Redditor someyob built a replica 1980s Hewlett-Packard HP-16C calculator around Raspberry Pi Pico.
What’s it made with?
Raspberry Pi Pico powers a tiny little 602 LCD display and three keypads. A level shifter converts the voltage between the Pico and the LCD display. The maker is still working on the code. They built this replica calculator to emulate the code testing experience HP-16C gave coders, except they’re using it to learn CircuitPython. Once they’ve a better grip on the language, they hope this recreation will have all of the original functions of Hewlett-Packard’s bespoke handheld.
Spoiler: Before you get too excited and start scrolling, this is a work in progress so we’ve no further details on the inner workings. But if you’re in the market for a twee look back at how coding calculations were done in the days of yore, continue on.
I am under the age of 40, please explain
The HP-16C Computer Scientist was a programmable pocket calculator produced by Hewlett-Packard which launched in 1982 but was discontinued in 1989. It was like a little debugging side-kick for computer programmers. HP-16C weighed in at 133 grams and measured a cute little 128 × 79 × 15 mm. It was the only programmer’s calculator ever produced by HP, so it’s not surprising that original units are highly sought-after by collectors, and that lots of emulators, like this one, are being created by the community.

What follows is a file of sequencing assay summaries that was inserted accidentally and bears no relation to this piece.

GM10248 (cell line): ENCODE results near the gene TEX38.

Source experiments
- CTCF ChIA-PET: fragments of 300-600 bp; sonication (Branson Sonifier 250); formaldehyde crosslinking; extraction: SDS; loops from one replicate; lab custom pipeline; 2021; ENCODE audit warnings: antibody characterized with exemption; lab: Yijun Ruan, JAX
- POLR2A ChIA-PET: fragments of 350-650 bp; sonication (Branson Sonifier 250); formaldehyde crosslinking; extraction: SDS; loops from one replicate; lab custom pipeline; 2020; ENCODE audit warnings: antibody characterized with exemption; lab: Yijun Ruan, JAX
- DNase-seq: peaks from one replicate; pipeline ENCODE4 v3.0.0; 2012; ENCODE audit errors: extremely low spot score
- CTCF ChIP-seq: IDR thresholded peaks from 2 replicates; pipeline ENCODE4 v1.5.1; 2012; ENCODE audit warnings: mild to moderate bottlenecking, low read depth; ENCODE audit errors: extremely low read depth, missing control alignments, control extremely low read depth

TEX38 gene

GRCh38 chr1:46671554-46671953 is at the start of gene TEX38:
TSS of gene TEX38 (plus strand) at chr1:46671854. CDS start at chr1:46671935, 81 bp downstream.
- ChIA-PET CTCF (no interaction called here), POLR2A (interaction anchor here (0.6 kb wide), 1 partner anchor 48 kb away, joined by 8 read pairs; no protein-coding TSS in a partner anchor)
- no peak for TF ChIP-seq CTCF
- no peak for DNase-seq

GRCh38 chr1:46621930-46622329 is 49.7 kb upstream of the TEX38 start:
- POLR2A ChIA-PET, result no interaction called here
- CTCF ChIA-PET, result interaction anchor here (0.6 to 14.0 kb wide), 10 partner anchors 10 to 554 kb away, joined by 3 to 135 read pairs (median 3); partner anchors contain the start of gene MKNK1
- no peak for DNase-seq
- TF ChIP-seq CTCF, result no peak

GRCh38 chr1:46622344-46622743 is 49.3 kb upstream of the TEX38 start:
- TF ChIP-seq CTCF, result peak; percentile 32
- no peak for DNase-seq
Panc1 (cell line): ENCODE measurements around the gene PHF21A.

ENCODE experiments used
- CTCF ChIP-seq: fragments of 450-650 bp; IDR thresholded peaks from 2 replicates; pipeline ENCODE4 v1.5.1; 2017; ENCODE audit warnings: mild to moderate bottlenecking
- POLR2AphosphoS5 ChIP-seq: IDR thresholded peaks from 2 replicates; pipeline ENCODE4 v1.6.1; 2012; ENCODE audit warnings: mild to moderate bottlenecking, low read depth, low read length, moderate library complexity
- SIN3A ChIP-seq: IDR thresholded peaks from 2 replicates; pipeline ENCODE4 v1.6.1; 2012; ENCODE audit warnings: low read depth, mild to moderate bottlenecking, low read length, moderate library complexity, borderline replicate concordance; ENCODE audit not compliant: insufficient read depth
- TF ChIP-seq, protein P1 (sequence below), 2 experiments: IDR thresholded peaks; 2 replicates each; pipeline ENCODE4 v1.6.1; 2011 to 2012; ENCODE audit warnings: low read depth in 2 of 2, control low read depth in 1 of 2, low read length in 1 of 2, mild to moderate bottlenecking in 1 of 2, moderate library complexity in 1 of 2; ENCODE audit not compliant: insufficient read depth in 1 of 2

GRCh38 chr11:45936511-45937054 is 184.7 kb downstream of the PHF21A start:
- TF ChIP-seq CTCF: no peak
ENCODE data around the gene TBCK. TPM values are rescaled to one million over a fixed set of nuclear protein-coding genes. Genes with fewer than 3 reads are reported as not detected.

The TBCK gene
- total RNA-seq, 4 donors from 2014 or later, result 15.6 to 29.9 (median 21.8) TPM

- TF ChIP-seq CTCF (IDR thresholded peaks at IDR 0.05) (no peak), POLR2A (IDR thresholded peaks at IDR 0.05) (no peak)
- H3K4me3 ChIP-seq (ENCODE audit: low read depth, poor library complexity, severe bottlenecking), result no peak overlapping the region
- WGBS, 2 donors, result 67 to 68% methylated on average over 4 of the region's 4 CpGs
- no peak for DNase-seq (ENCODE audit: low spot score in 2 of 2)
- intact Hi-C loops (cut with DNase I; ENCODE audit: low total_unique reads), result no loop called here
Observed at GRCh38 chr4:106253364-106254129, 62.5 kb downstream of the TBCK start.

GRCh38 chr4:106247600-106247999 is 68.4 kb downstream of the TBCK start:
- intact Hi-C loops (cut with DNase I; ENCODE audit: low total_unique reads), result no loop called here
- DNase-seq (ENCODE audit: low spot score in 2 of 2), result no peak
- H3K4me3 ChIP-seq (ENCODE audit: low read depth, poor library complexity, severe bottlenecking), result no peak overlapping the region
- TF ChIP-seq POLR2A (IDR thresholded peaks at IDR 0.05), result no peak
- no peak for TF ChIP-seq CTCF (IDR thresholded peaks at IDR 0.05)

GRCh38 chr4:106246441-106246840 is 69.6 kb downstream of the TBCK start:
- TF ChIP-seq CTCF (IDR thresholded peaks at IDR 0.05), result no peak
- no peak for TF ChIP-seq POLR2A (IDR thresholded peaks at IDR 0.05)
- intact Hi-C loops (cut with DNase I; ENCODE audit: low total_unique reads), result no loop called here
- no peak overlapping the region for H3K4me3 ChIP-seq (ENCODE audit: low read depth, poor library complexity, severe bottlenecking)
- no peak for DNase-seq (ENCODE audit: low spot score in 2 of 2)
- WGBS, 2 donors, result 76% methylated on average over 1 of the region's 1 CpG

Why on earth did we need specialised calculators for programmers? Well, in the late 20th century, which is the trolls’ way of saying: “in the 1980s”, coders wouldn’t necessarily have had access to the massive expensive computers needed to do their complex calculations. Short of a smart phone or tablet to do their working out on, they relied on bespoke kit, and Hewlett-Packard created the HP-16C especially for them.
Calling all old school coders
We’ve already put the bat signal out at Pi Towers, so expect some of our engineers to comment with warm memories of their early coding contraptions. But the HP-16C was most typically used in the US, and we don’t have any American engineers, so over to our transatlantic blog readers to recall the giddy days of this pocket code tester.